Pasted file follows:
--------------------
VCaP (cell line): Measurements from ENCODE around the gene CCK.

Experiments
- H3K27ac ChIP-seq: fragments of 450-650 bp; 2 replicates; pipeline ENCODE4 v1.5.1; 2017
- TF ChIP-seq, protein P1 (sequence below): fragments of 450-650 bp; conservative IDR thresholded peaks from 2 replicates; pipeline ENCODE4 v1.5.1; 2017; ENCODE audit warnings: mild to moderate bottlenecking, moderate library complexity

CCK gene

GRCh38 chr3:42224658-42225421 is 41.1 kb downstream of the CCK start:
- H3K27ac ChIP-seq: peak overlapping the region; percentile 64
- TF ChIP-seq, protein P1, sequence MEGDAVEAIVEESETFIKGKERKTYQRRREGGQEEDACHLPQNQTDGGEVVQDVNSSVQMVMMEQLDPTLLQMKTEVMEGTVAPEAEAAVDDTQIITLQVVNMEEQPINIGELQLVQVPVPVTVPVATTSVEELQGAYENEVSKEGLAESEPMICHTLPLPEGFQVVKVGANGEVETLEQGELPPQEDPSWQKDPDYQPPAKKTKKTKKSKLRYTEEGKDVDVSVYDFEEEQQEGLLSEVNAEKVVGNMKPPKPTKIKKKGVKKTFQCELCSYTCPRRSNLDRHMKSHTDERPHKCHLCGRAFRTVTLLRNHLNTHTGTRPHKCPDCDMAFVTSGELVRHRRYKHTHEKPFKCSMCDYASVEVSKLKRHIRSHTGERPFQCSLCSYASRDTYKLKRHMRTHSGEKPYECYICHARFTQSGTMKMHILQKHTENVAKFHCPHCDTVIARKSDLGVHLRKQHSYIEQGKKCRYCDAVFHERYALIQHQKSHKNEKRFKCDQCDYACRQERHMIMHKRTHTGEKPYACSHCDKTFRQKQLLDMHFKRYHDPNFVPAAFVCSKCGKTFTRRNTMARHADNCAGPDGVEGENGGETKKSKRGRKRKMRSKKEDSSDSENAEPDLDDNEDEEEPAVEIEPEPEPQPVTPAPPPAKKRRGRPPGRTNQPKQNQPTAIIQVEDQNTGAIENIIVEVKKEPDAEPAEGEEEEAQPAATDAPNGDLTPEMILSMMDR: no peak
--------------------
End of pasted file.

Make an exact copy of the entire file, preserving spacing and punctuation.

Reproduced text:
VCaP (cell line): Measurements from ENCODE around the gene CCK.

Experiments
- H3K27ac ChIP-seq: fragments of 450-650 bp; 2 replicates; pipeline ENCODE4 v1.5.1; 2017
- TF ChIP-seq, protein P1 (sequence below): fragments of 450-650 bp; conservative IDR thresholded peaks from 2 replicates; pipeline ENCODE4 v1.5.1; 2017; ENCODE audit warnings: mild to moderate bottlenecking, moderate library complexity

CCK gene

GRCh38 chr3:42224658-42225421 is 41.1 kb downstream of the CCK start:
- H3K27ac ChIP-seq: peak overlapping the region; percentile 64
- TF ChIP-seq, protein P1, sequence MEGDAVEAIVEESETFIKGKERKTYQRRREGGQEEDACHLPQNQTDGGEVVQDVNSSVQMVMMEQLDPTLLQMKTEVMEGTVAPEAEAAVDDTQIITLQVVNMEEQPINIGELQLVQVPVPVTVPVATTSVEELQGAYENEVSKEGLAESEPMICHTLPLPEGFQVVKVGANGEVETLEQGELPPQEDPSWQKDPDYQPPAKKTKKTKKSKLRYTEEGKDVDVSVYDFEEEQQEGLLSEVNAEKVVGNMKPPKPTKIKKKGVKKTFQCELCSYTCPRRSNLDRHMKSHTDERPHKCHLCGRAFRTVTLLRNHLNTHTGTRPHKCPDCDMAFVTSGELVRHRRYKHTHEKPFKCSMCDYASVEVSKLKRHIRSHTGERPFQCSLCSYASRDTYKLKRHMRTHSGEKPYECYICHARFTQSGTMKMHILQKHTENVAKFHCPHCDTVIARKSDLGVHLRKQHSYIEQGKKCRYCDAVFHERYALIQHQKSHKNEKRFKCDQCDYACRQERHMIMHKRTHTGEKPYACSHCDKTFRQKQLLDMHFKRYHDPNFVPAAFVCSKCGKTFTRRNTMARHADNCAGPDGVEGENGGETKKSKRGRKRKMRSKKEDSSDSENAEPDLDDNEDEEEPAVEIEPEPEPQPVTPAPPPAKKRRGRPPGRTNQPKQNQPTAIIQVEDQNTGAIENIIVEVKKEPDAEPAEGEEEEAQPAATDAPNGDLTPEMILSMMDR: no peak